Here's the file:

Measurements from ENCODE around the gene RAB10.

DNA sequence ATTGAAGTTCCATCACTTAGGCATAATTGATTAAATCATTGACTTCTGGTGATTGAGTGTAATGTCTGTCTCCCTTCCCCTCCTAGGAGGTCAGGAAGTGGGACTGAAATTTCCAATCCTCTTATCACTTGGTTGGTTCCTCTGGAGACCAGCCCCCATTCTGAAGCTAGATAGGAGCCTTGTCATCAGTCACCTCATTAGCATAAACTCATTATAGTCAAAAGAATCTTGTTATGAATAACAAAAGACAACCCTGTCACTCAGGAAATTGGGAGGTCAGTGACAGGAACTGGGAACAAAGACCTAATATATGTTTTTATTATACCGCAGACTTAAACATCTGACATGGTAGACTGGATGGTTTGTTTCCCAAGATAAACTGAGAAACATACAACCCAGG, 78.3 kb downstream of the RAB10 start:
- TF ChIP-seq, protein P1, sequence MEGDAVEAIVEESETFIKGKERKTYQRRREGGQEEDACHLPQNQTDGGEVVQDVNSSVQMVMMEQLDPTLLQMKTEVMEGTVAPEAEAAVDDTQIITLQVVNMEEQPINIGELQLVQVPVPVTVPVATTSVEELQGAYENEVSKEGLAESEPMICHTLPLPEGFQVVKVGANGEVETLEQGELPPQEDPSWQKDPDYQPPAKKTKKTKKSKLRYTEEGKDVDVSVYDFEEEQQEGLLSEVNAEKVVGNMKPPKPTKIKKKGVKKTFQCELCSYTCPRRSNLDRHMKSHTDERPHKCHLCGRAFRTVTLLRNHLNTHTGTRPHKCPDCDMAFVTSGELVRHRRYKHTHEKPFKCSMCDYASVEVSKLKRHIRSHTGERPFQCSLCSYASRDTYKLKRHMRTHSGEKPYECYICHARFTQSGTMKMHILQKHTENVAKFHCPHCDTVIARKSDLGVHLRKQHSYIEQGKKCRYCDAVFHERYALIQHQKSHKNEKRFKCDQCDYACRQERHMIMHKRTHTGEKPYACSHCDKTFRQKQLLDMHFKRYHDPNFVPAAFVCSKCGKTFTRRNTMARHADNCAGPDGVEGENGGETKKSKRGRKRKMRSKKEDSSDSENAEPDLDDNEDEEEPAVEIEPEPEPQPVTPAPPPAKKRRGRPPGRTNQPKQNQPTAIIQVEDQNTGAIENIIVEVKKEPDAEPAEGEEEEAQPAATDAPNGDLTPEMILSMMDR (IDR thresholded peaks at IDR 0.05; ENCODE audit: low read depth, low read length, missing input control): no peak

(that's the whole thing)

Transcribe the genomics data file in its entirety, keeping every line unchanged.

Measurements from ENCODE around the gene RAB10.

DNA sequence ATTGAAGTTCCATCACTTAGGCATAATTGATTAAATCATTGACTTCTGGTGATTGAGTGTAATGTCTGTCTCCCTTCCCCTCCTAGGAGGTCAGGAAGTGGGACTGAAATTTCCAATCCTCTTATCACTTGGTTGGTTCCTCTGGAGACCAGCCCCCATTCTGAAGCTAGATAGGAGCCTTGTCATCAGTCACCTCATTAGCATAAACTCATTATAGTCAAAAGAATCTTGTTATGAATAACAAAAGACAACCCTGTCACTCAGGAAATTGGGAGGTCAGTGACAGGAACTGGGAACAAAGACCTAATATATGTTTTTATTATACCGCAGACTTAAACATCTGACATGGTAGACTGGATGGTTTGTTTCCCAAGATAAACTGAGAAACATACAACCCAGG, 78.3 kb downstream of the RAB10 start:
- TF ChIP-seq, protein P1, sequence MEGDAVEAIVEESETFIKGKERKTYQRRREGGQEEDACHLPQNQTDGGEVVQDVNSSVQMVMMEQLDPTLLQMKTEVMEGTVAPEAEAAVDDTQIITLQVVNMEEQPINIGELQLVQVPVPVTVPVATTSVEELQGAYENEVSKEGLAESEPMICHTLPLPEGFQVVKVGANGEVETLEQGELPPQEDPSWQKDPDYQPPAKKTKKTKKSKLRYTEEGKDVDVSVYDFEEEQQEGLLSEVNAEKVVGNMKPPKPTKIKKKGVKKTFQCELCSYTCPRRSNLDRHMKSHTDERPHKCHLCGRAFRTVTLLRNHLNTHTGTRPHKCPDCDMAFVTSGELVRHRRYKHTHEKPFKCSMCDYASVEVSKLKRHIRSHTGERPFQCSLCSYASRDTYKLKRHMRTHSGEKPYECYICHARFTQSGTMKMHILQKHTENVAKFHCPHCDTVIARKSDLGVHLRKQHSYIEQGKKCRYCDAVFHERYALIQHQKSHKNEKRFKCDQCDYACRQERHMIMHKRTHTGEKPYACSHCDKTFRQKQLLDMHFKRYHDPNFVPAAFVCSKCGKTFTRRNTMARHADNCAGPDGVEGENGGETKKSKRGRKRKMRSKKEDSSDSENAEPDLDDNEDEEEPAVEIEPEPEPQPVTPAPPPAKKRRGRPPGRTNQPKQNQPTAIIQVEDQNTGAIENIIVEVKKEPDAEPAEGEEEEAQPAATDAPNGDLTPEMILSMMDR (IDR thresholded peaks at IDR 0.05; ENCODE audit: low read depth, low read length, missing input control): no peak